That I should have been born in 1915, that I should be the contemporary of Auschwitz, Hiroshima, Viet Nam and the Watts riots, are things about which I was not first consulted. Yet they are also events in which, whether I like it or not, I am deeply and personally involved. The “world” is not just a physical space traversed by jet planes and full of people running in all directions. It is a complex of responsibilities and options made out of the love, the hates, the fears, the joys, the hopes, the greed, the cruelty, the kindness, the faith, the trust, the suspicion of all. In the last analysis, if there is war because nobody trusts anybody, this is in part because I myself am defensive, suspicious, untrusting, and intent on making other people conform themselves to my particular brand of death wish.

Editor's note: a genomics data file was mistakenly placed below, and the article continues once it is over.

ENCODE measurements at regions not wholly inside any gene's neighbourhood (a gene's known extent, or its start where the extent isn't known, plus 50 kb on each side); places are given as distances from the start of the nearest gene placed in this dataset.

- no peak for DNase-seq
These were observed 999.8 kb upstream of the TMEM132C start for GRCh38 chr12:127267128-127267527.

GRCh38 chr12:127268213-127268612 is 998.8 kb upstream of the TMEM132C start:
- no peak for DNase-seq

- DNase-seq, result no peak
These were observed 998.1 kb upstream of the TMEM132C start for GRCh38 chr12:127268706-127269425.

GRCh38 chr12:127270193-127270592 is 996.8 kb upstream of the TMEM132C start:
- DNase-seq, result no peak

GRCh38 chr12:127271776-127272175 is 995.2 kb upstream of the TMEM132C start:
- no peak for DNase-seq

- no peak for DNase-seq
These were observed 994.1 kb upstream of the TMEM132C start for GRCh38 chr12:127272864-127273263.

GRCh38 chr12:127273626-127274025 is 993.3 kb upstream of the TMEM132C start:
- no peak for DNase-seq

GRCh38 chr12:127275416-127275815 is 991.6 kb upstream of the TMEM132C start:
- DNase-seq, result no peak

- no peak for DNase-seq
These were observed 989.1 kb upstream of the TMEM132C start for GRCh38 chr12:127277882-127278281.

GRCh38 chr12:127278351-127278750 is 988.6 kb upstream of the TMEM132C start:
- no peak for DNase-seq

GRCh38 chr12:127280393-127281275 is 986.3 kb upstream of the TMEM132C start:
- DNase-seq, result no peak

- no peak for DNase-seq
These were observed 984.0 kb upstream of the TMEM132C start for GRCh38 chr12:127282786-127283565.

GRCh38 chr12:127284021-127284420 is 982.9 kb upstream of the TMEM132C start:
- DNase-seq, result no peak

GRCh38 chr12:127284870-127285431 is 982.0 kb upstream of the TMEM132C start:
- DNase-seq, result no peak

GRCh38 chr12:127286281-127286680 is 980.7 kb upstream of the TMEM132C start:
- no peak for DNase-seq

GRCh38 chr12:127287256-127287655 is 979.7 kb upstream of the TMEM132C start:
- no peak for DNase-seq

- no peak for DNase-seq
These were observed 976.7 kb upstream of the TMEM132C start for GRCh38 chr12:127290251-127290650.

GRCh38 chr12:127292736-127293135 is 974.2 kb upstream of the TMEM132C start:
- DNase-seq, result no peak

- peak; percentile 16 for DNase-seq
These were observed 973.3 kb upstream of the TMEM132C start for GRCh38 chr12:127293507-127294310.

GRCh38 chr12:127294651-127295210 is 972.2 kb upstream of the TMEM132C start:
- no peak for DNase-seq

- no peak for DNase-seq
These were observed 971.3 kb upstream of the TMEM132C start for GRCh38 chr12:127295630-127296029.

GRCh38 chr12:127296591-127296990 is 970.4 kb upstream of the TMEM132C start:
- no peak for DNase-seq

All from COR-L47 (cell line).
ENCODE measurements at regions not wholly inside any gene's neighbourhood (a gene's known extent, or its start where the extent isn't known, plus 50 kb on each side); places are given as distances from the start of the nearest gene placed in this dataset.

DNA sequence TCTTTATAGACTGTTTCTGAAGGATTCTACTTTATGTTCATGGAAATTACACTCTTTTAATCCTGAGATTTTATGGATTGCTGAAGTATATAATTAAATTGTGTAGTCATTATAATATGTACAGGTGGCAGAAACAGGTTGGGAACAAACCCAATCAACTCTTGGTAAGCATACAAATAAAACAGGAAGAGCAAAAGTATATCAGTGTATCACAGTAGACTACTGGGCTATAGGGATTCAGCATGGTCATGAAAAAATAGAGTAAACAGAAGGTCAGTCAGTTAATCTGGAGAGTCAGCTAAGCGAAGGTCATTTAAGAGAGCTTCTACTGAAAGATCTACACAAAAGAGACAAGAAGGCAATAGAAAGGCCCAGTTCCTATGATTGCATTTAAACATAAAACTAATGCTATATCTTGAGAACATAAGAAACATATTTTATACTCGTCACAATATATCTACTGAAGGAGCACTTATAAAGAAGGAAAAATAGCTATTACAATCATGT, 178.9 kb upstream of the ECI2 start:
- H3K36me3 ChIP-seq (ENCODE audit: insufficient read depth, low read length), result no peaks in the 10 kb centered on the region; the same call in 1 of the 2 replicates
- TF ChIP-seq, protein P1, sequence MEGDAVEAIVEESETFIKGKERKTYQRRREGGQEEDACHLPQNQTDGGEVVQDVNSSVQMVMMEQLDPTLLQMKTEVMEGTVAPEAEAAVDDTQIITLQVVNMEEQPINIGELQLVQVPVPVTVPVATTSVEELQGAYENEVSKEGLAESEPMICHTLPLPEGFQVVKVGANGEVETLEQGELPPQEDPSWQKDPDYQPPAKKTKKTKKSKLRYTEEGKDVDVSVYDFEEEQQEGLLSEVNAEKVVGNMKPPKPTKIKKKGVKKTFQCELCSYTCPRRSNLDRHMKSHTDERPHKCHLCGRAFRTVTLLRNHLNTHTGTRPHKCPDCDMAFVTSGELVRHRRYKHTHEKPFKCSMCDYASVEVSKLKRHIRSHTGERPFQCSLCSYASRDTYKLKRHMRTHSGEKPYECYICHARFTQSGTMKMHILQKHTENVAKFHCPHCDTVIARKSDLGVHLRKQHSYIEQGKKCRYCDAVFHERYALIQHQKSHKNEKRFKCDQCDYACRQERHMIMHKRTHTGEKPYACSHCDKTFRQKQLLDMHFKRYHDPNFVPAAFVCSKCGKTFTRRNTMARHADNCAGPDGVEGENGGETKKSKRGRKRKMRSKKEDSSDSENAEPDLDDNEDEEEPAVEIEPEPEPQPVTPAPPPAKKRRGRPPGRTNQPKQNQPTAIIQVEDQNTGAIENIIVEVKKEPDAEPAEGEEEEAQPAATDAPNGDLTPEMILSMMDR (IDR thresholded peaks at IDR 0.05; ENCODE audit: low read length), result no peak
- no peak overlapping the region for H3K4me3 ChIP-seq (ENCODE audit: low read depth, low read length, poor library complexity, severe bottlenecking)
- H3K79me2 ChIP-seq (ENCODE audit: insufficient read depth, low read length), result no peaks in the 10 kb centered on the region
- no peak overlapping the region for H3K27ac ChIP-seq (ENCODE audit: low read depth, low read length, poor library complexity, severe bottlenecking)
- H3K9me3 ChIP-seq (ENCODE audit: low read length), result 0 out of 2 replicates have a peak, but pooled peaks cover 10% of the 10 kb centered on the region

[Contemplation in a World of Action: 161]
Saturday, February 23, 2008
choosing to love the world - 1
[Note: The next few entries are selected quotes that reflect Merton's world-engaging spirituality. Whereas an older school of monastic observance warned monks to abandon “the world” as decisively as one flees a sinking ship, Merton’s monastic life remained affiliated to the world he never left behind when he became a monk. Thanks to Jonathan Montaldo for directing me toward these quotes.]